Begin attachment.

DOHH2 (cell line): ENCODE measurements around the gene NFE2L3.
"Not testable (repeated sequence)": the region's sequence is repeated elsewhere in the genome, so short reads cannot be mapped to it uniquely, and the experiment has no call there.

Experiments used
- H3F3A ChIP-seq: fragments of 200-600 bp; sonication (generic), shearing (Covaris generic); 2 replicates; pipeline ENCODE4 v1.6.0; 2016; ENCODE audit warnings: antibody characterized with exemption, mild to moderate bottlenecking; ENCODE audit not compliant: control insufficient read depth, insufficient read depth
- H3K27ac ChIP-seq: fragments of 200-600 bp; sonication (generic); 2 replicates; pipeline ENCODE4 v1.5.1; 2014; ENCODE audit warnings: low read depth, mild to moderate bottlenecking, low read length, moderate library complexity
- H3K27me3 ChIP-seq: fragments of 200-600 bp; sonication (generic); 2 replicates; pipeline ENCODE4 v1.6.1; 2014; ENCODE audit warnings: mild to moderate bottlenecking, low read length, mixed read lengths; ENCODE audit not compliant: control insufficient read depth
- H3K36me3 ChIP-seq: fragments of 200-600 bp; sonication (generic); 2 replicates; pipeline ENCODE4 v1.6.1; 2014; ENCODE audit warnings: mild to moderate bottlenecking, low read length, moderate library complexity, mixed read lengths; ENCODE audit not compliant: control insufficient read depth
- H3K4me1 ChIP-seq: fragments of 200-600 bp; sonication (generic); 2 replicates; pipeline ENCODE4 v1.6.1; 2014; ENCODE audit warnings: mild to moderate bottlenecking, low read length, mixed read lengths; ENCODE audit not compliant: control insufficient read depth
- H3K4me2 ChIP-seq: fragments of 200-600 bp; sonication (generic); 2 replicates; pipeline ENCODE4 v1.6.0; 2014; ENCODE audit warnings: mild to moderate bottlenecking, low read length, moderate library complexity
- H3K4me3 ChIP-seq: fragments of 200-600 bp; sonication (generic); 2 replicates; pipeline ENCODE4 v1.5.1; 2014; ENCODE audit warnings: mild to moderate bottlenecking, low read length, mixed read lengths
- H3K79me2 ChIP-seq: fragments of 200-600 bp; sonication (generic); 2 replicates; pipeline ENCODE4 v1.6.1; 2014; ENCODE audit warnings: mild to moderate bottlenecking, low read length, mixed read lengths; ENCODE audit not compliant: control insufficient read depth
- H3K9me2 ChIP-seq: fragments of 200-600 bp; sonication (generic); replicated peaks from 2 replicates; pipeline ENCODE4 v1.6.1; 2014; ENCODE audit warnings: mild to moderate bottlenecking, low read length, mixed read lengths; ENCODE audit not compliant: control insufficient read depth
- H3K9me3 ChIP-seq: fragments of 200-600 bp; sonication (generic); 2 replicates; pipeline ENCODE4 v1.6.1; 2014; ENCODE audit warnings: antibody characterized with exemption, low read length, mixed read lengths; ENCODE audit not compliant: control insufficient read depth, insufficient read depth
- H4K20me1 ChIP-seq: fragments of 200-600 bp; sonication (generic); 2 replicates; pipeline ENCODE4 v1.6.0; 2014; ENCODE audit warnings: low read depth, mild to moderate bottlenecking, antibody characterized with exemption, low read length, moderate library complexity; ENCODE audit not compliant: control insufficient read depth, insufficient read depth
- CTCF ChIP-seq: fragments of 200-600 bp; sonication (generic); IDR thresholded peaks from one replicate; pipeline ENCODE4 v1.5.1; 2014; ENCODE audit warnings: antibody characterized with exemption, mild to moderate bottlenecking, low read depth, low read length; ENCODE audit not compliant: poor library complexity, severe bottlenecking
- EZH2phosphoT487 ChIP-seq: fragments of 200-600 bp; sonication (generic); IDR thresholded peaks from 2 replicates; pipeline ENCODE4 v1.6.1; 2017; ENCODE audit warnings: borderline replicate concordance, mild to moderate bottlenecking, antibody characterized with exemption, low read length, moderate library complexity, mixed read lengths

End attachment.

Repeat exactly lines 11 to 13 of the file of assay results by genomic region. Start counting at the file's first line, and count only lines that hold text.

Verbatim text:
- H3K79me2 ChIP-seq: fragments of 200-600 bp; sonication (generic); 2 replicates; pipeline ENCODE4 v1.6.1; 2014; ENCODE audit warnings: mild to moderate bottlenecking, low read length, mixed read lengths; ENCODE audit not compliant: control insufficient read depth
- H3K9me2 ChIP-seq: fragments of 200-600 bp; sonication (generic); replicated peaks from 2 replicates; pipeline ENCODE4 v1.6.1; 2014; ENCODE audit warnings: mild to moderate bottlenecking, low read length, mixed read lengths; ENCODE audit not compliant: control insufficient read depth
- H3K9me3 ChIP-seq: fragments of 200-600 bp; sonication (generic); 2 replicates; pipeline ENCODE4 v1.6.1; 2014; ENCODE audit warnings: antibody characterized with exemption, low read length, mixed read lengths; ENCODE audit not compliant: control insufficient read depth, insufficient read depth